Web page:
A Rotorua Lakes Council candidate is disgusted after being subjected to a racial slur while putting up hoardings.
Fisher Wang, 18, is one of 34 candidates vying for a spot on Rotorua Lakes Council.
Wang, who is in his first year out of school, has entered the contest because he wanted the age of local councillors to "better represent our community".
Wang was putting up two billboards on Pukehangi Rd on Sunday when someone in a car driving past yelled: "We're not voting for ******* Chinamen".
He told the Rotorua Daily Post his whole family was helping him put up the billboards and did a double take when they heard the slur.
"We thought did we just hear that correctly? Did they just say that?"
He said his family immigrated from Taiwan more than two decades ago and Wang was born in Rotorua.
Wang said other people had said similar things to him growing up but this was the first time he'd experienced it while campaigning.
"There are narrow-minded people who say that stuff but it's a shame there's people like that in our community but that's why I'm running. To broaden and make it [council] more diverse."
When asked what he would tell the people that yelled at him if he was face to face, Wang said he would tell them to open their minds and involve themselves in the multicultural community.
"See for yourself first hand what good they do. A lot of immigrants have worked hard to get to where they are now."
In a post on Facebook about the incident Wang called the behaviour "disgusting" and "racist".
"[It] has no place in our society and I hope you realise that and grow up.
"Racism tears us apart, Diversity bonds us together."
Wang also posted a video about the incident and said it was disappointing to hear what was said.
"It's xenophobic, it's racist, it's sad that there are people like that in our community that have those views and I really hope they grow up, open up their mind and become better people because with that attitude, it's just not right."
The video was captioned: "Diversity is not something to be afraid of, it's something that can bond a community and really bring all types of people together.
"Racism, xenophobia, that's something that tears communities and places apart, it's not right and it should not have a place in our society. We are better than this."
Diversity is not something to be afraid of, it’s something that can bond a community and really bring all types of people together. Racism, xenophobia, that’s something that tears communities and places apart, it’s not right and it should not have a place in our society. We are better than this. #forOURfuture #FisherWang2019Posted by Fisher Wang on Saturday, 7 September 2019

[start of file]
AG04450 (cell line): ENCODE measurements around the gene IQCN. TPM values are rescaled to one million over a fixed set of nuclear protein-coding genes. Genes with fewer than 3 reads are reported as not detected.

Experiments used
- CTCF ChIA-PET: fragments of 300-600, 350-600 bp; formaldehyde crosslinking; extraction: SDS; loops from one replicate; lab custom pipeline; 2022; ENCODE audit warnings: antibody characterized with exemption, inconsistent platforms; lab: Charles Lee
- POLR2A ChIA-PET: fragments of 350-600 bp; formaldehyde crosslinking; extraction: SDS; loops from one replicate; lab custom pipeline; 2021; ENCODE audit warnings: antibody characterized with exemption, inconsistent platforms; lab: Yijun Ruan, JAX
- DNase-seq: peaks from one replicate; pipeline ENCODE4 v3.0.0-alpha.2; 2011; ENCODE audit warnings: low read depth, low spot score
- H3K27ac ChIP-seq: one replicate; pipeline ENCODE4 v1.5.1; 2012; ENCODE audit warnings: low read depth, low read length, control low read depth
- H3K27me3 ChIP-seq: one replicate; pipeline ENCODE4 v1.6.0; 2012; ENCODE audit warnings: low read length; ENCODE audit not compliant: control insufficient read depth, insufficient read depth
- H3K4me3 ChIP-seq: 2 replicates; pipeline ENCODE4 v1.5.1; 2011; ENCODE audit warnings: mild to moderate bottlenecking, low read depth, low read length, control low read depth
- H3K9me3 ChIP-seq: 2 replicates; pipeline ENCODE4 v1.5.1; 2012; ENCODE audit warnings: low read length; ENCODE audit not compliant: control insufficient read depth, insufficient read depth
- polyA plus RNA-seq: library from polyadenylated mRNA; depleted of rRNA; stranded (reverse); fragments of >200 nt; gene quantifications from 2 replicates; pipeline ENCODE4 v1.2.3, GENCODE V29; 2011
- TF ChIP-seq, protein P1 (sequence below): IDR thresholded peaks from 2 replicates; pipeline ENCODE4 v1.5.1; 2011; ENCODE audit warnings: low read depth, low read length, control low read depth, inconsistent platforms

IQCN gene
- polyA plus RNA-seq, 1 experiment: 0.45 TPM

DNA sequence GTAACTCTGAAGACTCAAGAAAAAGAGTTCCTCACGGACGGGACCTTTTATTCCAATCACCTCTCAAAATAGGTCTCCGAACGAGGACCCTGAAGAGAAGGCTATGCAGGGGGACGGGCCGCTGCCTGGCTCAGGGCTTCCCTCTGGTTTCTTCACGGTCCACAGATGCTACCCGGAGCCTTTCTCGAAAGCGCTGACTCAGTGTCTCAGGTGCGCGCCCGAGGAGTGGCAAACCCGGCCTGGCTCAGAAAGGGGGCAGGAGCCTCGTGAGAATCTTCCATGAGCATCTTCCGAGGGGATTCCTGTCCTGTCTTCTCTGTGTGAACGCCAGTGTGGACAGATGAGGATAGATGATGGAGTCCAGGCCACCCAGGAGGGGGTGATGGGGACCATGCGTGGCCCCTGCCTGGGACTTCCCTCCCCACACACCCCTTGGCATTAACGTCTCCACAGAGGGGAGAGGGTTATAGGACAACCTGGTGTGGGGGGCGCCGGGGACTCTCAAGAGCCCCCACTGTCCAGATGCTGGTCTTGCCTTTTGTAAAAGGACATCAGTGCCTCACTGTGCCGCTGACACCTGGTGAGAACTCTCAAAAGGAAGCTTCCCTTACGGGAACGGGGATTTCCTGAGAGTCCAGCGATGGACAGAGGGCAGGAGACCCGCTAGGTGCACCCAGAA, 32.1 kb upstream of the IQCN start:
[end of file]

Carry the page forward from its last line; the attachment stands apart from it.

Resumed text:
Commenters on Wang's posts were supportive of the teen.
"Keep your head up high Fisher and use it as a way to show exactly what you mean and stand for," one person wrote.
"Regardless of where you come from, it's not what's important, but more importantly what you stand for and have to offer us all," another wrote.
Others said Wang was an inspiration and described him as determined and selfless.
Rotorua Multicultural Council president Margriet Theron said she was shocked by what had happened.
"It's awful. I'm all in favour of diversity on our council. We have a large number of immigrants who live here in Rotorua.
"The multicultural council works hard to make migrants feel welcome and supported. Although he's not an immigrant he was mistaken as one."
Theron believed the behaviour did not represent the community.
"If you just look back to last Wednesday when there was the bus crash, at the way the Chinese community literally dropped everything they were doing when I started phoning around to find some interpreters," Theron said.
"The way the community reacted after that, all the comments from the rest of the community ... That to me is a reflection of our community, not what you have described to me."
Race Relations Commissioner Meng Foon, who was formerly Gisborne's mayor, said stories like Wang's were "concerning and disappointing".
"New Zealand is an open and welcoming country that celebrates diversity. All people should be able to participate in local body elections without fear for their safety or concern about being subjected to racist and xenophobic insults or behaviours," he said.
"I ask every voter and every leader participating in local body elections to support diversity and inclusion by giving nothing to racism and xenophobia. Challenge and reject racism and xenophobia when you see it. These behaviours have no place in New Zealand."